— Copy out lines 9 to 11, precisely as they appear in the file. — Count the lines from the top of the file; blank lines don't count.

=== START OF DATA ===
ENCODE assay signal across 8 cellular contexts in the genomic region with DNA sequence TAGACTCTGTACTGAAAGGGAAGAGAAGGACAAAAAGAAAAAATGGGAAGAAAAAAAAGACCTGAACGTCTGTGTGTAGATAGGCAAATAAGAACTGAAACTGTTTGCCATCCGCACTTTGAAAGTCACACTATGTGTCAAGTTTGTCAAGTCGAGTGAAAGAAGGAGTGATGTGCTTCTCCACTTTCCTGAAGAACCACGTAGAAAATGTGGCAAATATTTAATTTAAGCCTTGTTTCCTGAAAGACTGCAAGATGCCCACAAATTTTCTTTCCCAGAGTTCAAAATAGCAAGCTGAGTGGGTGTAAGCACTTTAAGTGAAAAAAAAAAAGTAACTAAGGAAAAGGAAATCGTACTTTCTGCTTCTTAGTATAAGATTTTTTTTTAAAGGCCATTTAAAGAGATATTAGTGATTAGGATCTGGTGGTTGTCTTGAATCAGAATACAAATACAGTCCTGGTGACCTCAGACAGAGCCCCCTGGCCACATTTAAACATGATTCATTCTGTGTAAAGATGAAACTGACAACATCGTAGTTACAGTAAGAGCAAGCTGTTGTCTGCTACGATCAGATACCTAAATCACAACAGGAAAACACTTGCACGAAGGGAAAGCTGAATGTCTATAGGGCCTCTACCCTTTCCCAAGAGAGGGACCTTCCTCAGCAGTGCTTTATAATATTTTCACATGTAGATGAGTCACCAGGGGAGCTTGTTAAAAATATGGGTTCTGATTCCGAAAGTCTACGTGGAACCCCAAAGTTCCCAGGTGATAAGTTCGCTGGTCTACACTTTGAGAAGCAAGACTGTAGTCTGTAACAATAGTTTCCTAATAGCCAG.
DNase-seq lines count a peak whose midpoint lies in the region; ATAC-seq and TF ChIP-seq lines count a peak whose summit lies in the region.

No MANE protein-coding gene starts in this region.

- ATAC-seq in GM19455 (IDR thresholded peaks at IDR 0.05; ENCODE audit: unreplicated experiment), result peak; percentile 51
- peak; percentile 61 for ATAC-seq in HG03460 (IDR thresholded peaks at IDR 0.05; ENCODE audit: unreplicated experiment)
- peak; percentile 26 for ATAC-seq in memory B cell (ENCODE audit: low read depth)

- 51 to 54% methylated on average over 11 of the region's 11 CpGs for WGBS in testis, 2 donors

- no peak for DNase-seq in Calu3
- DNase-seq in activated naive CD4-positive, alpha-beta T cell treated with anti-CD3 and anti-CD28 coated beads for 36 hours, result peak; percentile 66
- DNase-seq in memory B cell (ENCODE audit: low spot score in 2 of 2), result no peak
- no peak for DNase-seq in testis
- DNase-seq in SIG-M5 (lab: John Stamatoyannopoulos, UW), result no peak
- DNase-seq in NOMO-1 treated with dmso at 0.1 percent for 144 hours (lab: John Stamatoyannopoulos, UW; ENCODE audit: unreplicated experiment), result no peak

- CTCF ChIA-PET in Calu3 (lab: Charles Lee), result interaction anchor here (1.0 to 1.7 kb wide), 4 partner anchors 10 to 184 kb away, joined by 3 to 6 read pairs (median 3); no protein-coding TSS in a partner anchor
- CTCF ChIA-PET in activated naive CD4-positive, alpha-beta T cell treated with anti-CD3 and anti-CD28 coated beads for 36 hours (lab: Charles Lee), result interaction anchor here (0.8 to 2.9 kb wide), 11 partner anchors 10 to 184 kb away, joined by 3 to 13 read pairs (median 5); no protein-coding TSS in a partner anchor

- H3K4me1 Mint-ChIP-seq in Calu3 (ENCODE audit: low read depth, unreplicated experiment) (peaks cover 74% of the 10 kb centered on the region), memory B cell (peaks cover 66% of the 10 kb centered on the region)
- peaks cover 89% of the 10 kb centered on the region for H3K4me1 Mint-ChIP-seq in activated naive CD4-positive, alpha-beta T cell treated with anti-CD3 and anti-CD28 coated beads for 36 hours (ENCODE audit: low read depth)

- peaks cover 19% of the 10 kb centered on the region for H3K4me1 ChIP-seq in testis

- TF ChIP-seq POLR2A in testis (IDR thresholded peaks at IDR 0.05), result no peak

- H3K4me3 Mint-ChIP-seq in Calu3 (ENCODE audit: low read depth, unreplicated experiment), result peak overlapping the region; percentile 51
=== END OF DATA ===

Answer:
- DNase-seq in activated naive CD4-positive, alpha-beta T cell treated with anti-CD3 and anti-CD28 coated beads for 36 hours, result peak; percentile 66
- DNase-seq in memory B cell (ENCODE audit: low spot score in 2 of 2), result no peak
- no peak for DNase-seq in testis